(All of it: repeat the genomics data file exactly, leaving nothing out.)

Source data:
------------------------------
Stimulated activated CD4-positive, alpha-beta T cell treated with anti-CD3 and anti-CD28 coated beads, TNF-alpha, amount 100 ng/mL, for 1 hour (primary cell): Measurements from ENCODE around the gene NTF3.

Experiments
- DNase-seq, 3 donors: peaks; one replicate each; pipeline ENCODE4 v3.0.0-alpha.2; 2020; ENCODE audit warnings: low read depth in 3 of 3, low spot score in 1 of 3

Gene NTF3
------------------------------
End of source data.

Stimulated activated CD4-positive, alpha-beta T cell treated with anti-CD3 and anti-CD28 coated beads, TNF-alpha, amount 100 ng/mL, for 1 hour (primary cell): Measurements from ENCODE around the gene NTF3.

Experiments
- DNase-seq, 3 donors: peaks; one replicate each; pipeline ENCODE4 v3.0.0-alpha.2; 2020; ENCODE audit warnings: low read depth in 3 of 3, low spot score in 1 of 3

Gene NTF3